these disciplines. The use of structural equation models (SEMs) allows us to test the interconnections
and complex pathways among these different types of indicators, and serves to illuminate how
international inequalities frame the proximate predictors of malaria rates in developing nations, such
as forest loss and public health conditions.
AIMS Environmental Science Volume 4, Issue 2, 217-231.
Importantly, we find there is no direct association between GDP per capita and Sub-Saharan Africa
and malaria prevalence. Although many studies make direct links between rising affluence and malaria
management, our results suggest that economic growth will be most effective if channeled to improving
public health conditions or addressing rural population growth. Similarly, the indirect associations
involving Sub-Saharan Africa imply that there is nothing inherent about this region that explain
disproportionately high malaria rates; rather our results suggest that Sub-Saharan African nations suffer
from a lack of public health services and extreme levels of rural population growth. Our results also find
links between GDP per capita and economic specialization in agriculture, where poorer nations in our
sample are much more likely to generate a larger share of their economic revenues from food production,
which in turn are associated with increased deforestation rates and malaria prevalence. Although we do
not focus on exports specifically, it is important to keep in mind that a notable amount of food produced
in poor nations is destined for markets in affluent nations [44]. Developing nations are often encouraged
by supra national organizations and core governments to specialize in agriculture as a means to
development [36]; perhaps these policy recommendations should be interpreted with caution given the
potentially contaminant influences on forests and malaria rates.
Although there have been major improvements in malaria prevention, diagnosis, and treatment in
many nations over the last several decades [1], malaria remains a leading cause of death and threat to
health in many regions and countries across the Global South [1,12]. Some patterns in climate change,
deforestation, and other human-induced changes to the natural environment could alter and amplify
malaria transmission (e.g., [31]). In addition to the influence of environmental changes, resistance to
both insecticides and antimalarial medications is increasing [22,23]. As human alterations to the
natural environment are only intensifying, understanding and mitigating the underlying anthropogenic
causes of malaria transmission deserves vigilant attention.
Conflict of interest
The authors declare there is no conflict of interest.
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© 2017 Kelly F. Austin et al., licensee AIMS Press. This is an
open access article distributed under the terms of the Creative
Commons Attribution License
... Many dozens of species in the genus Plasmodium are known to naturally infect some mammals, birds, and reptiles [10][11][12][13]. Just four of those species are considered adapted to humans as primary intermediate hosts [14,15], a relationship hereby referred to as natural, and all are considered pathogenic. A fifth malaria species also successfully infects humans but not as its natural host; Plasmodium knowlesi, a non-human primate (NHP) Plasmodium that occurs in macaques, but also infects humans [16,17]. ...
... The anti-malarial treatment selected to treat malaria in orang-utans at IAR RRC were based on guidance for therapies used in human malaria [14,57]: ...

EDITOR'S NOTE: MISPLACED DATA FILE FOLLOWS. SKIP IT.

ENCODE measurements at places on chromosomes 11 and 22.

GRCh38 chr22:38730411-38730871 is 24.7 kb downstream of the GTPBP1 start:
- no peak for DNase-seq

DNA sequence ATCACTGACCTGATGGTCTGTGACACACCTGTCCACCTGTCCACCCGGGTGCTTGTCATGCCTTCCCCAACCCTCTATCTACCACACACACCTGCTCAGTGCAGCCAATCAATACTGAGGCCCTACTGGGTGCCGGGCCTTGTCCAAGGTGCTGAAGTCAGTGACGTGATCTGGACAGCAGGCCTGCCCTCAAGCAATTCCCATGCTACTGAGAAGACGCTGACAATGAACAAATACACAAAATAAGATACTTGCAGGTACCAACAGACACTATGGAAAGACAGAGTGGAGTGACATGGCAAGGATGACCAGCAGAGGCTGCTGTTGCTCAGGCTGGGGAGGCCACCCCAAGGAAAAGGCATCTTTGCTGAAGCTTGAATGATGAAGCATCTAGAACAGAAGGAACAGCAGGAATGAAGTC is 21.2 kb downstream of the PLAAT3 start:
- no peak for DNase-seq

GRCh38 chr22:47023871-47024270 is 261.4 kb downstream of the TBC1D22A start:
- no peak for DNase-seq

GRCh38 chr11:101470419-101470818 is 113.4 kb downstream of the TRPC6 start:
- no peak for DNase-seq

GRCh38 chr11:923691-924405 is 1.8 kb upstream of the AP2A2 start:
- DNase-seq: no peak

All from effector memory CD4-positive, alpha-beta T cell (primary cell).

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Background Plasmodial species naturally infecting orang-utans, Plasmodium pitheci and Plasmodium silvaticum , have been rarely described and reportedly cause relatively benign infections. Orang-utans at Rescue Rehabilitation Centres (RRC) across the orang-utan natural range suffer from malaria illness. However, the species involved and clinical pathology of this illness have not been described in a systematic manner. The objective of the present study was to identify the Plasmodium species infecting orang-utans under our care, define the frequency and character of malaria illness among the infected, and establish criteria for successful diagnosis and treatment. Methods During the period 2017–2021, prospective active surveillance of malaria among 131 orang-utans resident in a forested RRC in West Kalimantan (Indonesia) was conducted. A total of 1783 blood samples were analysed by microscopy and 219 by nucleic acid based (PCR) diagnostic testing. Medical records of inpatient orang-utans at the centre from 2010 to 2016 were also retrospectively analysed for instances of symptomatic malaria. Results Active surveillance revealed 89 of 131 orang-utans were positive for malaria at least once between 2017 and 2021 (period prevalence = 68%). During that period, 14 cases (affecting 13 orang-utans) developed clinical malaria (0.027 attacks/orang-utan-year). Three other cases were found to have occurred from 2010–2016. Sick individuals presented predominantly with fever, anaemia, thrombocytopenia, and leukopenia. All had parasitaemias in excess of 4000/μL and as high as 105,000/μL, with severity of illness correlating with parasitaemia. Illness and parasitaemia quickly resolved following administration of artemisinin-combined therapies. High levels of parasitaemia also sometimes occurred in asymptomatic cases, in which case, parasitaemia cleared spontaneously. Conclusions This study demonstrated that P. pitheci very often infected orang-utans at this RRC. In about 14% of infected orang-utans, malaria illness occurred and ranged from moderate to severe in nature. The successful clinical management of acute pitheci malaria is described. Concerns are raised about this infection potentially posing a threat to this endangered species in the wild.